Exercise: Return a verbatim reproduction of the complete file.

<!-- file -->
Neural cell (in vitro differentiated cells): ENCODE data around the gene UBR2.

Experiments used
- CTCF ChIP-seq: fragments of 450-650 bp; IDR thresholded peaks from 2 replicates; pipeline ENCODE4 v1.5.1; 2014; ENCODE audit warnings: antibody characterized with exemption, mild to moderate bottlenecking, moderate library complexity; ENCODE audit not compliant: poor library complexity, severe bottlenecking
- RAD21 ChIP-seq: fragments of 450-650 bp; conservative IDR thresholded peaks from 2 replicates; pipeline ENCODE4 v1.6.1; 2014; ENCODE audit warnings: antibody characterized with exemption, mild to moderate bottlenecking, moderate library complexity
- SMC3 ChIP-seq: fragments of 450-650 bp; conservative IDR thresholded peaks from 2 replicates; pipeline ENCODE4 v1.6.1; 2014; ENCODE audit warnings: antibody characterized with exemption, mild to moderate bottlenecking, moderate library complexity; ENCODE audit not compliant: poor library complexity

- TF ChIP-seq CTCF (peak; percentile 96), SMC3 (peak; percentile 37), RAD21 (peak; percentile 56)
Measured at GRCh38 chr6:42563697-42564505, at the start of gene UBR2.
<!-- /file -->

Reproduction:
Neural cell (in vitro differentiated cells): ENCODE data around the gene UBR2.

Experiments used
- CTCF ChIP-seq: fragments of 450-650 bp; IDR thresholded peaks from 2 replicates; pipeline ENCODE4 v1.5.1; 2014; ENCODE audit warnings: antibody characterized with exemption, mild to moderate bottlenecking, moderate library complexity; ENCODE audit not compliant: poor library complexity, severe bottlenecking
- RAD21 ChIP-seq: fragments of 450-650 bp; conservative IDR thresholded peaks from 2 replicates; pipeline ENCODE4 v1.6.1; 2014; ENCODE audit warnings: antibody characterized with exemption, mild to moderate bottlenecking, moderate library complexity
- SMC3 ChIP-seq: fragments of 450-650 bp; conservative IDR thresholded peaks from 2 replicates; pipeline ENCODE4 v1.6.1; 2014; ENCODE audit warnings: antibody characterized with exemption, mild to moderate bottlenecking, moderate library complexity; ENCODE audit not compliant: poor library complexity

- TF ChIP-seq CTCF (peak; percentile 96), SMC3 (peak; percentile 37), RAD21 (peak; percentile 56)
Measured at GRCh38 chr6:42563697-42564505, at the start of gene UBR2.